"The Risks Are Enormous"

"The Risks Are Enormous"

There are 326 comments on the Slate Magazine story from Apr 18, 2014, titled "The Risks Are Enormous". In it, Slate Magazine reports that:

WARSAW, Poland - Poland's foreign minister, Radoslaw "Radek" Sikorski, has been intimately involved in the Ukraine crisis, including in the negotiation of an agreement in February that then-Ukrainian President Viktor Yanukovycha walked away from, further fueling the Maidan protest.

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Clear Dharma

Bridgend, UK

#1 Apr 19, 2014
I am in total agreement with Sikorski on the Ukrainian situation - except, and it's a big except - his strong urge to involve the USA militarily in the region. That is a big mistake.
The responsibility and the risk, as well as the gains, should lie within Europe - quite possibly a European led- NATO mission.

The terms of cooperation between USA and Europe need to me rapidly reviewed, as Ukraine changes everything and the last thing we need is to step back in time to a Soviet/ Neocon Cold War.

I appreciate that we're talking about a Washington Post interview here. But Sikorski need to step back and away from that umbilical to America.
Clear Dharma

Bridgend, UK

#2 Apr 19, 2014
The rest though is good:

<<Polish Foreign Minister Radek Sikorski on Putin’s reckless course.
By Lally Weymouth
(Continued from Page 1)

Do you think Putin will next go to the Baltic states? Does he have a strategy?

I think he is honest in what he says. The [Crimea] annexation speech was his bold and, I think, genuine statement of his new foreign policy. I think he is going to be strategically bold but tactically flexible, in response to what others do. You know, where there is resistance, he will draw back.

Do you think Putin's plan is to annex eastern Ukraine or just to destabilize it and make the government in Kiev irrelevant?

If I were to guess, and this is what the Russian side is telling us, they would be satisfied with a federal arrangement for Ukraine. By federalism they do not mean U.S.-style federalism, they mean Bosnia-style federalism. In other words, having an overwhelming influence over a part, which can then paralyze the whole. And preventing Ukraine from reforming and becoming successful that way without having to invade.

So Russia sends agents to towns in eastern Ukraine, and they then hold the towns?

They are sending [military intelligence] operatives and spending a lot of money on these separatists, and there does not seem to be much public enthusiasm for it. I do not think that the Ukrainian government is in the mood to lose control and to be partitioned politically.

People have been surprised by the passive response of the Ukrainians—the Russians walked into Crimea, and nobody lifted a finger.

Remember that on that Russian-Ukrainian border, people's identities are not as strong as we are used to in Europe. They were ploughed through by decades of Sovietism. They reflect Ukraine’s failure over the last 20 years and Ukraine's stagnant standards of living. You know, when you are a Ukrainian miner or soldier, and you earn half or a third of what your colleagues just across the border in Russia earn, that questions your identity.&#8232;But at the same time, look at what happened on the Maidan. In the middle of winter, people stood for weeks in the cold, sometimes reaching minus 30 degrees, because they wanted to associate their country with the European Union and to get rid of a corrupt leader.

Do you think the whole post-Cold War order has changed now?

Russia has declared itself to be a revisionist power, unhappy and ready to break the political and legal consensus [established] after World War II and after the Cold War. That is why everybody is so concerned. The people who should be most worried by what they have heard from the Kremlin are the countries that have large concentrated Russian minorities. That is Kazakhstan, Belarus, and indeed, Latvia. But the first thing we should do is to take stock of where we are in terms of security in Europe and abandon postmodernist illusions that conflict is unthinkable.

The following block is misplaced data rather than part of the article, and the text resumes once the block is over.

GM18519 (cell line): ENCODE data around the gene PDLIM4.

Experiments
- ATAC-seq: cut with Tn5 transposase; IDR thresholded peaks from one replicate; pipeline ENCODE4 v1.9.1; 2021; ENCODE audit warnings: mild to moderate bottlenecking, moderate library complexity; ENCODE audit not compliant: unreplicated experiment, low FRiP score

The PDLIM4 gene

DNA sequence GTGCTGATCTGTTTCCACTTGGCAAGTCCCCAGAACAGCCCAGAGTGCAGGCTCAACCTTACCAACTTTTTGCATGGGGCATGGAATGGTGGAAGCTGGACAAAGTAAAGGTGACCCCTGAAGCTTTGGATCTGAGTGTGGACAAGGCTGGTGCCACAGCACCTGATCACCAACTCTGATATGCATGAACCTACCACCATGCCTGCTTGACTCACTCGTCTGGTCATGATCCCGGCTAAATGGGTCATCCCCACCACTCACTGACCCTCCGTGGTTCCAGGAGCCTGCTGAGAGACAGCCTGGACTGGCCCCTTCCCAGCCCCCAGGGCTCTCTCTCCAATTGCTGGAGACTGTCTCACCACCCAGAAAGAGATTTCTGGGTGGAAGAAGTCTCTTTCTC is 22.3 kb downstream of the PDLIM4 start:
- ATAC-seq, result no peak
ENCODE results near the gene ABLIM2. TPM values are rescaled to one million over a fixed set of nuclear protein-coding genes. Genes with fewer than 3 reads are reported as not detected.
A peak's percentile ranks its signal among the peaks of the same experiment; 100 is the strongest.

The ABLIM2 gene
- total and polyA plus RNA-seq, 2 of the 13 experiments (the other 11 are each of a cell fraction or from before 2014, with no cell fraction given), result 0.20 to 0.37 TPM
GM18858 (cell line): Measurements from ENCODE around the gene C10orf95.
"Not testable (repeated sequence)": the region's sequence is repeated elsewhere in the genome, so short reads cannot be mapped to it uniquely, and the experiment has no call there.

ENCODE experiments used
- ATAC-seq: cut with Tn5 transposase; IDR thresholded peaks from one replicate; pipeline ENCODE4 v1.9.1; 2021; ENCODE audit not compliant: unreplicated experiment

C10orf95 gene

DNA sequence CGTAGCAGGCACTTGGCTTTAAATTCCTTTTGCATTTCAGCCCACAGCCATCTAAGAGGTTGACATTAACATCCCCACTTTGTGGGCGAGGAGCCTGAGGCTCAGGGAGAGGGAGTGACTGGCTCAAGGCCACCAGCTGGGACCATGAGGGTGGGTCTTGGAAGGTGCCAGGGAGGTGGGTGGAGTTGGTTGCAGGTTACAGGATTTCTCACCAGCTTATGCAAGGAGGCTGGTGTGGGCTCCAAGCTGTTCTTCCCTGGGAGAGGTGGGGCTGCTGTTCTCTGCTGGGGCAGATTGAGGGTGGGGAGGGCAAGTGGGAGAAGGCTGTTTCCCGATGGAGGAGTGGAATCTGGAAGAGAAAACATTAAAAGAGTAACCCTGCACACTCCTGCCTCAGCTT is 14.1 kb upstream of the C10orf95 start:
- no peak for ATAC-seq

Somebody told me that you heard Putin talking out loud about dividing Ukraine awhile ago. Is that true?

Oh yes, President Putin made a speech at the Bucharest NATO summit in 2008, at which he spoke about Ukraine as an artificial country put together from bits of other countries. And yes, we have received a letter from the deputy speaker of the Russian Duma, Vladimir Zhirinovsky, proposing that Poland take five provinces of Ukraine. He sent similar letters to Hungary and Romania, also making territorial proposals to them.

When?

It was a month ago. We told him we were not doing it.>>
Clear Dharma

Bridgend, UK

#3 Apr 19, 2014
<<Europe has enormous business relationships with Russia and is dependent on Russian gas.

Poland's relationship is bigger than most. We trade with Russia as much as the United States does. But our economy is smaller, so you can imagine that it is a bigger part of our economy. Seven percent of our exports go to Russia. That is why we are reluctant to impose sanctions on Russia. We would rather Russia stop doing what is giving rise to the need for sanctions.&#8232;We should do the energy union in response to these events. Remember, the European Union started as the union of coal and steel, which were the strategic commodities in the 1950s. Today’s strategic commodity in Europe is gas, and we take about 30 percent of our gas from Russia, as does Europe. But we overpay because Russia has managed to create monopolistic arrangements.

So if you are dependent on Russia for energy …

Not very much, no, no. One-third, and remember, gas can be exchanged for other forms of energy. We only extract about a third of what we consume in Poland, but that is enough for all our households. Russia needs our money more than we need its gas.

But meanwhile you have German and American businessmen going to Moscow to make deals.

Which is understandable. People want to make money.

But it is hard to put a lot of pressure on Mr. Putin in that circumstance, is it not?

I think Russia will realize that she is far more interdependent with the rest of the world than they've realized so far.... Genius is knowing where to stop. Russia probably has enough resources to digest Crimea. I think all of eastern and southern Ukraine might give them indigestion.

What are your other concerns about the Ukraine situation?